According to UN- The State of the World's Cities, 2004, the “fruits of globalization” – economic growth, rising incomes and improvements in the quality of life - are rapidly being offset by the negative aspects of rapid urbanization: increased poverty, greater inequality, and the prediction that, by 2020, urban areas in the world's least developed regions will absorb nearly all of the global population increase predicted for the next three decades.
This “urbanization of poverty” is being propelled by a tremendous increase in the transnational movement of people and capital.
The rapid transfer of money and jobs to cities and countries where cheap labor can be found has fueled what is being termed by the Report, a “race to the bottom.” For the urban poor who are impacted by this race, there are no winners, and the losers will most likely find themselves among the projected two billion people who, according to the report, will be living in slums by 2030.
UN-HABITAT estimates that 946 million people live now in slums in urban areas of developing countries Hardest hit by globalization are women and children - the most vulnerable of urban dwellers.
The positive aspects of globalization, including greater longevity, increased literacy, lower infant mortality and wider access to infrastructure and social services mask the unfortunate truth that these benefits are not being shared equally.
More than one billion of the world's urban residents live in inadequate housing, mostly in the sprawling slums and squatter settlements in developing countries Poor living conditions impact the world's slum dwellers: slum Dwellers die earlier, experience more hunger, have less education, and have fewer chances of employment in the formal sector And suffer more from ill-health than the rest of the inhabitants of the cities.
Today, there are approximately 998 million slum dwellers in
the world. UN-HABITAT estimates that, if current trends continue,
the slum population will reach 1.4 billion by 2020.
One out of every three city dwellers lives in slum conditions.
Slum dwellers often live in difficult social and economic
Conditions that manifest different forms of deprivation –
material, physical, social and political.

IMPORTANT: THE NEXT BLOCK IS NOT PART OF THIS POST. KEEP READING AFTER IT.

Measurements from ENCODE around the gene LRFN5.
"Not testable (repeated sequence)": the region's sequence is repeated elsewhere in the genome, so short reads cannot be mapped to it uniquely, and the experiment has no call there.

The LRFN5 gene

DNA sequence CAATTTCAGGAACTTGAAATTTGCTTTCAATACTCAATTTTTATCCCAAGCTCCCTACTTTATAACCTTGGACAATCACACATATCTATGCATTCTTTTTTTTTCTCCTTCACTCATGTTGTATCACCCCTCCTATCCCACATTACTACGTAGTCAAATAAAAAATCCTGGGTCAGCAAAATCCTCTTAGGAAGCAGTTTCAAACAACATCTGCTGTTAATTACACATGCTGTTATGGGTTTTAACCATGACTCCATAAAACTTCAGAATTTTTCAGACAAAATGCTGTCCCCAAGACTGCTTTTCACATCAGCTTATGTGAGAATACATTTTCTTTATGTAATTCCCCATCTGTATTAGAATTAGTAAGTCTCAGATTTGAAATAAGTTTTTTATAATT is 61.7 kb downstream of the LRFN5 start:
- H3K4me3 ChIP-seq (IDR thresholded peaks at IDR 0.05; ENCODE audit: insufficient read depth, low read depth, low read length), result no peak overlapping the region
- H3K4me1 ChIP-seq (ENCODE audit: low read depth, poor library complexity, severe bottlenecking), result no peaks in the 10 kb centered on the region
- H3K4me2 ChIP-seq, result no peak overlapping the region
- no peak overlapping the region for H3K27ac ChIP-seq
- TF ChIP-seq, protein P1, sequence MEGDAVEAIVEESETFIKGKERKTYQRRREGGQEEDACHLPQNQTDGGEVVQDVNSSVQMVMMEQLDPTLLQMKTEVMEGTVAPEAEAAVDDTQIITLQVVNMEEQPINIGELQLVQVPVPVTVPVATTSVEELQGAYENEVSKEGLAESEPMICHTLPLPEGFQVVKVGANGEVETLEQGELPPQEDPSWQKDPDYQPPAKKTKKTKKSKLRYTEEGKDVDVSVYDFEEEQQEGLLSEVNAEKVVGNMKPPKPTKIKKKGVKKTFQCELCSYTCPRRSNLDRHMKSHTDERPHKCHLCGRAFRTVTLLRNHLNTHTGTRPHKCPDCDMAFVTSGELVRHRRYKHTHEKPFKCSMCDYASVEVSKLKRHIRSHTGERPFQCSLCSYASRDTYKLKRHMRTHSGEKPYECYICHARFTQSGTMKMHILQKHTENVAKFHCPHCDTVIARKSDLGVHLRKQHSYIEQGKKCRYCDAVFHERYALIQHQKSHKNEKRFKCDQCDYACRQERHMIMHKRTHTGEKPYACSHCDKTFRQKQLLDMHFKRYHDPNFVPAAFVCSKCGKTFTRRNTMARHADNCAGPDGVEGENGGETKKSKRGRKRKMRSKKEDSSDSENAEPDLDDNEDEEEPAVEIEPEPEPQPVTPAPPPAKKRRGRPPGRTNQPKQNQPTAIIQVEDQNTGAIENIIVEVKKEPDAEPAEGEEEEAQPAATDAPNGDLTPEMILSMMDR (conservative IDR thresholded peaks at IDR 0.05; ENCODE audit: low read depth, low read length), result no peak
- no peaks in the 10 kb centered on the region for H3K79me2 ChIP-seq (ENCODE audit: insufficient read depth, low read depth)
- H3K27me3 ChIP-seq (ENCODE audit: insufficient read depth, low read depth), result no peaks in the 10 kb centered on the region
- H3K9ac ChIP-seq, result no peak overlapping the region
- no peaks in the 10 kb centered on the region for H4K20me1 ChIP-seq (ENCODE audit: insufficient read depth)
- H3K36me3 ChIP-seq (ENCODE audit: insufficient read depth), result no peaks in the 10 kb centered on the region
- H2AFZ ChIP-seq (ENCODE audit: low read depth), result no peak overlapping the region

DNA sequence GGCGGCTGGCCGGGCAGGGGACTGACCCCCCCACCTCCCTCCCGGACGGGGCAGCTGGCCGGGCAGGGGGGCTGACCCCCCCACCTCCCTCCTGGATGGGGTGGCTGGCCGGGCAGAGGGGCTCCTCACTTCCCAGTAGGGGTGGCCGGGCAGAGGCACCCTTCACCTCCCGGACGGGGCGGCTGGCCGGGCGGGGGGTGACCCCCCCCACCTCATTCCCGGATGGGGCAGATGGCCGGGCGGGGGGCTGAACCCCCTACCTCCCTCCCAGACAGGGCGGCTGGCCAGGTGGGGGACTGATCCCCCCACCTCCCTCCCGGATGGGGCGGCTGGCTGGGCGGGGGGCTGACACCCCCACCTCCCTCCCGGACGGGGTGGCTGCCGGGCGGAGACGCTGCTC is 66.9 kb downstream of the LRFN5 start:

According to the State of the World's Cities Report 2006/7
It is estimated that 133 million people living in cities of
the developing world lack durable housing. Overcrowding is a manifestation of housing inequality and is also a hidden form of homelessness. In 2003, approximately20 per cent of the developing world's urban population –401 million people – lived in houses that lacked sufficient living area (with three or more people sharing a bedroom). Living conditions, including overcrowding and poor ventilation, are related to rates of illness, child mortality and increase in negative social behaviors.
In Egypt urban population is estimated to be 42% of the country's total population of 82000000.Egypt has 170 cities, Cairo is the largest.
Impact of globalization on Cairo city
It goes without saying that Egypt as a southern country is not an exception in being subjected to the workings of the globalization process which widened the gap between the rich and the poor on both the international and the local level.
Poor urban residents of Egypt have been adversely affected by the privatization policies followed by Egypt in response to the demands of international agents of market globalization and they witness the same hardships mentioned by authors who studied the impact of globalization on southern cities in general. Cairo is not an exception of urban areas in the south.
As a capital of Egypt Cairo has a population of 17.290.000 inhabitants in 2010 spread over 450 square kilometer. As any other capital in the world it has been affected by the new stage of globalization in almost every sphere of life. However the impact of globalization on Cairo is different than that on capitals of northern countries and is similar to a great extent to its impact on other southern cities.
It is said that the main features of globalization are the free flow of people, capital, commodities and ideas which turned the world into a small village. The mechanisms of globalization make these flows apply only to northern cities but not to Cairo and other southern cities.